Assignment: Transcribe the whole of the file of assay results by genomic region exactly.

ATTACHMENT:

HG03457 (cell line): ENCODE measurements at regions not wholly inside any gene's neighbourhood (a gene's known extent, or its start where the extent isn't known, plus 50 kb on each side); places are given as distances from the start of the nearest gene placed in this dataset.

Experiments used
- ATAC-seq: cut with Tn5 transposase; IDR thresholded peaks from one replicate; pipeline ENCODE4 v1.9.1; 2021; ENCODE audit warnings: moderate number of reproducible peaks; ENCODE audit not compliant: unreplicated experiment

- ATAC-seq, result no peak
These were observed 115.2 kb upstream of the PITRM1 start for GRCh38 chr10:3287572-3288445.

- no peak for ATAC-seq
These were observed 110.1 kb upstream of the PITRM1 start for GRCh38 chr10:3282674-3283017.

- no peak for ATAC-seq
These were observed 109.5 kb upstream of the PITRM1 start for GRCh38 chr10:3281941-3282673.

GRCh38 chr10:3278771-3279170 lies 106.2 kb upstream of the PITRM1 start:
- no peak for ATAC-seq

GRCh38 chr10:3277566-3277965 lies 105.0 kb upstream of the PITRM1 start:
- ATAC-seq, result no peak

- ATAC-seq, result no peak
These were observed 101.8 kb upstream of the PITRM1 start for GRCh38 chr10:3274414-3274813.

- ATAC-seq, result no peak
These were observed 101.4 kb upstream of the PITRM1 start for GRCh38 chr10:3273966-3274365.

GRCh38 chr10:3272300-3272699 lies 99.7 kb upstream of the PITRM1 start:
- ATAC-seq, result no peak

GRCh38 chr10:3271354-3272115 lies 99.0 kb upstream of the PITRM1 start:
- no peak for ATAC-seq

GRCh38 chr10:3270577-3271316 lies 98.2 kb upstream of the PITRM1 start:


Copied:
HG03457 (cell line): ENCODE measurements at regions not wholly inside any gene's neighbourhood (a gene's known extent, or its start where the extent isn't known, plus 50 kb on each side); places are given as distances from the start of the nearest gene placed in this dataset.

Experiments used
- ATAC-seq: cut with Tn5 transposase; IDR thresholded peaks from one replicate; pipeline ENCODE4 v1.9.1; 2021; ENCODE audit warnings: moderate number of reproducible peaks; ENCODE audit not compliant: unreplicated experiment

- ATAC-seq, result no peak
These were observed 115.2 kb upstream of the PITRM1 start for GRCh38 chr10:3287572-3288445.

- no peak for ATAC-seq
These were observed 110.1 kb upstream of the PITRM1 start for GRCh38 chr10:3282674-3283017.

- no peak for ATAC-seq
These were observed 109.5 kb upstream of the PITRM1 start for GRCh38 chr10:3281941-3282673.

GRCh38 chr10:3278771-3279170 lies 106.2 kb upstream of the PITRM1 start:
- no peak for ATAC-seq

GRCh38 chr10:3277566-3277965 lies 105.0 kb upstream of the PITRM1 start:
- ATAC-seq, result no peak

- ATAC-seq, result no peak
These were observed 101.8 kb upstream of the PITRM1 start for GRCh38 chr10:3274414-3274813.

- ATAC-seq, result no peak
These were observed 101.4 kb upstream of the PITRM1 start for GRCh38 chr10:3273966-3274365.

GRCh38 chr10:3272300-3272699 lies 99.7 kb upstream of the PITRM1 start:
- ATAC-seq, result no peak

GRCh38 chr10:3271354-3272115 lies 99.0 kb upstream of the PITRM1 start:
- no peak for ATAC-seq

GRCh38 chr10:3270577-3271316 lies 98.2 kb upstream of the PITRM1 start: